Title:
GaN HEMTs and GaN diodes
United States Patent 8962461


Abstract:
Consistent with an example embodiment, a GaN heterojunction structure has a three-layer dielectric structure. The lowermost and middle portions of the gate electrode together define the gate foot, and this is associated with two dielectric layers. A thinner first dielectric layer is adjacent the gate edge at the bottom of the gate electrode. The second dielectriclayer corresponds to the layer in the conventional structure, and it is level with the main portion of the gate foot.



Inventors:
Hurkx, Godefridus Adrianus Maria (Best, NL)
Croon, Jeroen Antoon (Eindhoven, NL)
Donkers, Johannes Josephus Theodorus Marinus (Valkenswarrd, NL)
Heil, Stephan (Eindhoven, NL)
Sonsky, Jan (Leuven, BE)
Application Number:
14/108042
Publication Date:
02/24/2015
Filing Date:
12/16/2013
Assignee:
NXP B.V. (Eindhoven, NL)
Primary Class:
Other Classes:
257/183, 257/200, 257/E21.006, 257/E21.047, 257/E21.17, 257/E21.371, 257/E21.458, 438/309, 438/312, 438/316, 438/680
International Classes:
H01L21/28; H01L21/44; H01L23/31; H01L29/40; H01L29/423; H01L29/47; H01L29/778; H01L29/872; H01L29/20
Field of Search:
438/141, 438/309, 438/316, 438/312, 438/169, 438/570, 438/572, 438/602, 438/603, 438/604, 438/678, 438/679, 438/680, 438/706, 438/745, 438/772, 438/791, 257/183, 257/200, 257/E21.006, 257/E21.047, 257/E21.17, 257/E21.351, 257/E21.371, 257/E21.458
View Patent Images:



Foreign References:
WO2011163318A22011-12-29GATED III-V SEMICONDUCTOR STRUCTURE AND METHOD
Other References:
Saito, W., “Reliability of GaN-HEMTs for High-Voltage Switching Applications”, IEEE International Reliability Physics Symposium (IRPS), pp. 4E.1.1-4E.1.5 (Apr. 2011).
Chou, Y.C. et al. “Degradation of AlGaN/GaN HEMTs Under Elevated Temperature Lifetesting”, Elsevier Microelectronics Reliability, vol. 44, pp. 1033-1038 (2004).
Extended European Search Report for EP Patent Appln. No. 12198130.2 (May 2, 2013).
Primary Examiner:
Nhu, David
Attorney, Agent or Firm:
Intellectual Property and Licensing (NXP B.V. 411 East Plumeria Drive, MS41 SAN JOSE CA 95134)
Claims:
The invention claimed is:

1. A GaN heterojunction semiconductor device comprising: a substrate; a layer structure having a first layer having a first bandgap and a second layer having a second bandgap, wherein the first layer is located between the substrate and the second layer; and a Schottky gate electrode and a first further electrode each conductively coupled to a different area of the the GaN heterojunction semiconductor device, said Schottky gate electrode comprising a central region and an edge region, wherein the Schottky gate electrode comprises: a lowermost portion which is co-planar with a first dielectric layer portion over the second layer; a middle portion which is co-planar with a second dielectric layer, the middle portion overlapping the lowermost portion; and an upper portion which is co-planar with a third dielectric layer, the upper portion overlapping the middle portion.

2. The GaN heterojunction semiconductor device as claimed in claim 1, wherein the first dielectric layer is over the second dielectric layer, and the second dielectric layer has a well in the region of the gate and in which the first dielectric layeris formed such that the first dielectric layer portion is the only one of the first, second and third dielectric layers beneath the overlap of the middle portion over the lowermost portion.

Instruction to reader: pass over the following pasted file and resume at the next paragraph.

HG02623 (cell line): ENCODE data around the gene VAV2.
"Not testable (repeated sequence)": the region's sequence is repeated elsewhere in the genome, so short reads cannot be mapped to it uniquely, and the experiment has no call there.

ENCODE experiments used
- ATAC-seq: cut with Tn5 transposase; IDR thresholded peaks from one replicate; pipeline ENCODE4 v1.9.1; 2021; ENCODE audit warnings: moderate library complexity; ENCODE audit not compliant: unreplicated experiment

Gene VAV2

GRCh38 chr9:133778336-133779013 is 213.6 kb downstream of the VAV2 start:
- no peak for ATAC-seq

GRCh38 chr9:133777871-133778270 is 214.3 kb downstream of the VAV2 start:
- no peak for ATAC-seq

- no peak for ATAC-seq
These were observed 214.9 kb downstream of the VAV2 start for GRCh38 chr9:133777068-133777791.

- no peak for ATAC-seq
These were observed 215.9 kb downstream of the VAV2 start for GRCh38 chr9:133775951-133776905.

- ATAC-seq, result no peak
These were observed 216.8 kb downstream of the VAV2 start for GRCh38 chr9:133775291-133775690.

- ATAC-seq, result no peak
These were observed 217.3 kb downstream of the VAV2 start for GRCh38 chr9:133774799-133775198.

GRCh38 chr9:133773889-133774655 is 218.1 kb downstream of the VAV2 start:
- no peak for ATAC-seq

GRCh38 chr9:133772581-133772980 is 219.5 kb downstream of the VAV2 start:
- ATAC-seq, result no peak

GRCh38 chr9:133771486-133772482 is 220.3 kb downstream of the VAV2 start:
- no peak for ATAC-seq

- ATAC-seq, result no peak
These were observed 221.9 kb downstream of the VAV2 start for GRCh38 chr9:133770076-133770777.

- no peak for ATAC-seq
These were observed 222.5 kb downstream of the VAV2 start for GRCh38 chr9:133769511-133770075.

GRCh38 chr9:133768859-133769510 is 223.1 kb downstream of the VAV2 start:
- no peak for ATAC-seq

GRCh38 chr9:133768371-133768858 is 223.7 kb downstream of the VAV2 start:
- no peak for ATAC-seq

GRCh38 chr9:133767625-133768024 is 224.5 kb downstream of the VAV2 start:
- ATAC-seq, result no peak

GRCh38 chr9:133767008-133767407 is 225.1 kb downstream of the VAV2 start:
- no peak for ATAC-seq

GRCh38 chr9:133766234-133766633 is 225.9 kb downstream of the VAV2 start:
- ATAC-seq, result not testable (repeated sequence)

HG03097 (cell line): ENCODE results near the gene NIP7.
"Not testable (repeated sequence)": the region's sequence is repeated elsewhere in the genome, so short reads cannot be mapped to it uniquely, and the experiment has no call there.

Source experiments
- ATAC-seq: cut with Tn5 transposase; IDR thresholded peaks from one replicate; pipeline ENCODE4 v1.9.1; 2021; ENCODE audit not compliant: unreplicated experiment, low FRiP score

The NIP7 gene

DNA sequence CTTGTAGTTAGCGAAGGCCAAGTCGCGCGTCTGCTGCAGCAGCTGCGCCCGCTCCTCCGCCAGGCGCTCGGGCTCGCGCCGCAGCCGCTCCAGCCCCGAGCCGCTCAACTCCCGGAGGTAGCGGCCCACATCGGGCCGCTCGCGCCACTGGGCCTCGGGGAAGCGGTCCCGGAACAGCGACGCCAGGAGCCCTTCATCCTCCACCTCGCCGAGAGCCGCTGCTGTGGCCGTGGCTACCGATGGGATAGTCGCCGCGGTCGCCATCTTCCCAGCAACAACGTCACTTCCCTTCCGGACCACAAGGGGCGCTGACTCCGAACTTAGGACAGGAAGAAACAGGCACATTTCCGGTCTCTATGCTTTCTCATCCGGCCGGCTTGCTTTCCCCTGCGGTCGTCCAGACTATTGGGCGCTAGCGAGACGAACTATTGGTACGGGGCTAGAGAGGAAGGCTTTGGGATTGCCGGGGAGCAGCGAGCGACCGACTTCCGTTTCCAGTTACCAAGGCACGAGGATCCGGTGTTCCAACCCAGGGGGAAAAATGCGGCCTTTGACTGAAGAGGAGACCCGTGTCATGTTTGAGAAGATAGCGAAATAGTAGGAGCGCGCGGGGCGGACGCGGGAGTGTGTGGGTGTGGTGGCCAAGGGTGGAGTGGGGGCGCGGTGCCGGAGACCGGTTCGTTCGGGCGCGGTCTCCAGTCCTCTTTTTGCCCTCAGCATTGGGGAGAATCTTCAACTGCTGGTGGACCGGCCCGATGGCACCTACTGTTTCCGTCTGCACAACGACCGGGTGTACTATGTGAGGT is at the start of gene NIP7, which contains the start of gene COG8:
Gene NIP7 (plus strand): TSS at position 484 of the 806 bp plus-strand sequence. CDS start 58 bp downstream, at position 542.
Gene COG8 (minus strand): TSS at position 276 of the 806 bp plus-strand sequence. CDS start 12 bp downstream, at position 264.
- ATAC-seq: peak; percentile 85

3. The GaN heterojunction semiconductor device as claimed in claim 1, wherein the first dielectric layer comprises an LPCVD layer, and the second and third dielectric layers comprise PECVD layers.

4. The GaN heterojunction semiconductor device as claimed in claim 1, wherein all three dielectric layers comprise SiN.

5. The GaN heterojunction semiconductor device as claimed in claim 1, wherein the length of the overlap of the middle portion over the lowermost portion is at least twice the thickness of the first dielectric layer.

6. The GaN heterojunction semiconductor device as claimed in claim 1, wherein the thickness of the first dielectric layer is in the range 5 to 50 nm.

7. The GaN heterojunction semiconductor device as claimed in claim 1, wherein the first layer comprises GaN and the second layer comprises AlGaN.

8. A method of manufacturing a semiconductor device comprising: providing a substrate carrying a layer structure having a first layer having a first bandgap and a second layer having a second bandgap, wherein the first layer is located between the substrate and the second layer, the interface between the first layer and second layer defining a heterojunction; forming a dielectric layer structure over the second layer; forming a Schottky gate electrode and a first further electrode each conductively coupled to a different area of the heterojunction, said Schottky gate electrode comprising a central region and an edge region, wherein the Schottky gate electrode comprises: a lowermost portion which is co-planar with a first dielectric layer portion over the second layer; a middle portion which is co-planar with a second dielectric layer, the middle portion overlapping the lowermost portion; and an upper portion which is co-planar with a third dielectric layer, the upper portion overlapping the middle portion.

9. The method as claimed in claim 8, wherein forming the dielectric layer structure comprises: forming the second dielectric layer; forming a well in the second dielectric layer in the region of the gate; forming the first dielectric layer over the second dielectric layer and into the well; removing a region of the first dielectric layer in the well; forming the third dielectric layer over the first dielectric layer, wherein the first dielectric layer portion is the only one of the first, second and third dielectric layers beneath the overlap of the middle portion over the lowermost portion.